To repay or not to repay. Patterns of inequality emerging from mortgage (over-)indebtedness in Spain
(University of Barcelona)
Paper short abstract:
The notion of household over-indebtedness is questioned in the light of the current wave of home repossessions in Spain. Attention is paid to the strategies used by households, either in order to keep up with repayments, or in order to find support for their decision to quit repaying.
Paper long abstract:
Since the beginning of the current economic crisis, over-indebtedness due to mortgage borrowing has been threatening many Spanish households with home repossessions. As a common sense assumption, indebtedness turns into over-indebtedness whenever certain quantitative criteria are met, and thus a normative statement emerges: mortgage repayments should not surpass a certain percentage of income. In the real world, however, this reasoning reveals its weakness when unpredictable circumstances affect household budgets. Calculations made by households during the housing bubble have turned to be wrong as unemployment, illness or divorce -the most conspicuous examples of such unexpected events- have entered the scene. Moreover, as it will be our main contention, financial vulnerability in the face of indebtedness is not a simple function of the availability of income during the changing cycles of the economy. Rather, different levels of indebtedness are to be understood in combination with a differential access to resources -other than income- that may help households to cope with hardship. First, resources aiming at keeping up with repayments may include informal monetary help and non-economic resources, such as information or useful social connections. But also, at a certain stage, debtors may benefit less from aid to keep up with repayments, than from the advice to give them up, a decision that implies challenging the moral obligation to repay debts (Graeber 2011). In our view, the availability of this diversity of resources needs to be considered in order to understand the patterns of social inequality derived from mortgage over-indebtedness under finance capitalism.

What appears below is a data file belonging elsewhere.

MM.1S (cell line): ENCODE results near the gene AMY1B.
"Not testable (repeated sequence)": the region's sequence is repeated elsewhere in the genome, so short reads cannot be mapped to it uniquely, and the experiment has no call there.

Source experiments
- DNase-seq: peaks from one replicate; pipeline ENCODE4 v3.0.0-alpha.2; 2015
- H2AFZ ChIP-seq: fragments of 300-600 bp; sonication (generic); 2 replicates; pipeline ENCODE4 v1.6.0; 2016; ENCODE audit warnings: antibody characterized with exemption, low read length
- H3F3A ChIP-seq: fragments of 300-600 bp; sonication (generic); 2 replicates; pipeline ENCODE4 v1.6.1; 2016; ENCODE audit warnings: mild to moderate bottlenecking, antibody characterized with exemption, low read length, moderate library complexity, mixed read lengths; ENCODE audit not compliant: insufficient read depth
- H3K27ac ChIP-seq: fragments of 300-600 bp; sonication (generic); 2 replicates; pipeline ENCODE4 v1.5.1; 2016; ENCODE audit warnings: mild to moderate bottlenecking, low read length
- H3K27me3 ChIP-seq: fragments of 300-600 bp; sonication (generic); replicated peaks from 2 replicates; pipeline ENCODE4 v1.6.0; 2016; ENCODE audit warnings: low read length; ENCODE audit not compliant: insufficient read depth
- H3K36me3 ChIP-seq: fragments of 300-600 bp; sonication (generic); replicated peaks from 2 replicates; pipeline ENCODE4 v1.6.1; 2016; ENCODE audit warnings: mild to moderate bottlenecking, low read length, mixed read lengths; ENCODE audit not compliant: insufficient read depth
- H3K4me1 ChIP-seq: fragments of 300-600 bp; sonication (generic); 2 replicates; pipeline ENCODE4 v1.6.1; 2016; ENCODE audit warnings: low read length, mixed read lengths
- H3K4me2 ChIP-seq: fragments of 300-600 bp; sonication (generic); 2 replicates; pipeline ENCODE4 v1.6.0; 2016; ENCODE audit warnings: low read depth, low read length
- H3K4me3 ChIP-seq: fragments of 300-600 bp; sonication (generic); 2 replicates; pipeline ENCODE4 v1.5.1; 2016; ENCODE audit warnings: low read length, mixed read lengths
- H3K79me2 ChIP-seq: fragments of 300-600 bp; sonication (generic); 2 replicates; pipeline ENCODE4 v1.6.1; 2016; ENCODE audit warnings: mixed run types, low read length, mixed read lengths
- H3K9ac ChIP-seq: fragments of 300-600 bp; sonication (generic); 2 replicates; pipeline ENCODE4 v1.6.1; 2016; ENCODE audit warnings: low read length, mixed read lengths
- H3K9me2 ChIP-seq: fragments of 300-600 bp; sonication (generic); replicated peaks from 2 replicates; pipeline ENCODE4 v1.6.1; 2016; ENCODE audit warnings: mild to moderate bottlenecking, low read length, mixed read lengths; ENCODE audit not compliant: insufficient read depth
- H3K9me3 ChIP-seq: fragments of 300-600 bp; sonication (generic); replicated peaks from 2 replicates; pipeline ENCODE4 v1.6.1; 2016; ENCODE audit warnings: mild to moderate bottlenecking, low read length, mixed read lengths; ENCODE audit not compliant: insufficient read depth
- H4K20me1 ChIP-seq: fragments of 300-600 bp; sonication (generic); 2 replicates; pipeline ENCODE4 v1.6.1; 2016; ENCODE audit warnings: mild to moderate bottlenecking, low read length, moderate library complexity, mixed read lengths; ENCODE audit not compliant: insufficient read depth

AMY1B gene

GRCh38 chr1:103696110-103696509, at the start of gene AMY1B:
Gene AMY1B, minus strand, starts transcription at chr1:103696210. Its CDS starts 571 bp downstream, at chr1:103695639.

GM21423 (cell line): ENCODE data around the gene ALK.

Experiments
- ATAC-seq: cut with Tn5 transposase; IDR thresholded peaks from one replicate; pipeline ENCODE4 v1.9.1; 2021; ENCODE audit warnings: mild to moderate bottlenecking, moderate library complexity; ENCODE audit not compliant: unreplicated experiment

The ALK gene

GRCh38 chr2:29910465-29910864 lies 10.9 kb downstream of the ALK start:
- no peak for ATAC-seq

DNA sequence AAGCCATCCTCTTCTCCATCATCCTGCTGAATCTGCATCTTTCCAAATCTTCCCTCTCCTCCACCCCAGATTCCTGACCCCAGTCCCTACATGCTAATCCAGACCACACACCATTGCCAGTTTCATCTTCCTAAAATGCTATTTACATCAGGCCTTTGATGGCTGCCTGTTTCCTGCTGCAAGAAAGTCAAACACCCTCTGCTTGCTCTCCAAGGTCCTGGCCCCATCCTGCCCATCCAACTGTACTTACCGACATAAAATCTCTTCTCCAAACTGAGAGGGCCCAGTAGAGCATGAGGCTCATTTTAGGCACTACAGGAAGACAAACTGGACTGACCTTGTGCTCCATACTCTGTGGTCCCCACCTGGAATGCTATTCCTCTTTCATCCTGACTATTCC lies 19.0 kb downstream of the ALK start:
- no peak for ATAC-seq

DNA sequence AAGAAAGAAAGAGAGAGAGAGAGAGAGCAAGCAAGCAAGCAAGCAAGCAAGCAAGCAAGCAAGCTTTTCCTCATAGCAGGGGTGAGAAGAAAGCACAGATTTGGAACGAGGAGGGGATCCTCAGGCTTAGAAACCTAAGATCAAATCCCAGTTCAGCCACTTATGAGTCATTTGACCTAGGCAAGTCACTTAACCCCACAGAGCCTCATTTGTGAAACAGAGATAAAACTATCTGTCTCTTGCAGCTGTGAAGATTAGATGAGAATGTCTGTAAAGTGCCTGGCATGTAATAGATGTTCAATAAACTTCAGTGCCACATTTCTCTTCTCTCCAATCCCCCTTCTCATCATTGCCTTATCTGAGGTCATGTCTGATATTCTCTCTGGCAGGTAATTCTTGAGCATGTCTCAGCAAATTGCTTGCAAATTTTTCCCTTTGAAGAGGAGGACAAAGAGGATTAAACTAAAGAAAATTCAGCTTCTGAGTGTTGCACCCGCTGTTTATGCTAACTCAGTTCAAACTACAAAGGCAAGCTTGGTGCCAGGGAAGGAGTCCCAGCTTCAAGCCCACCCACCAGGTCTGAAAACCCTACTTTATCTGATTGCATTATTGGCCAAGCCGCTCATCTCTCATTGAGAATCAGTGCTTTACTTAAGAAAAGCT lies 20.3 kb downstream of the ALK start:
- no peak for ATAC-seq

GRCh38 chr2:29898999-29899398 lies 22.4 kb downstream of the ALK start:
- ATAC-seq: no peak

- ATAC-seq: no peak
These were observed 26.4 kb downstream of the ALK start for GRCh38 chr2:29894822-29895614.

Engagement and disengagement in crisis: anthropology as a mutualist concern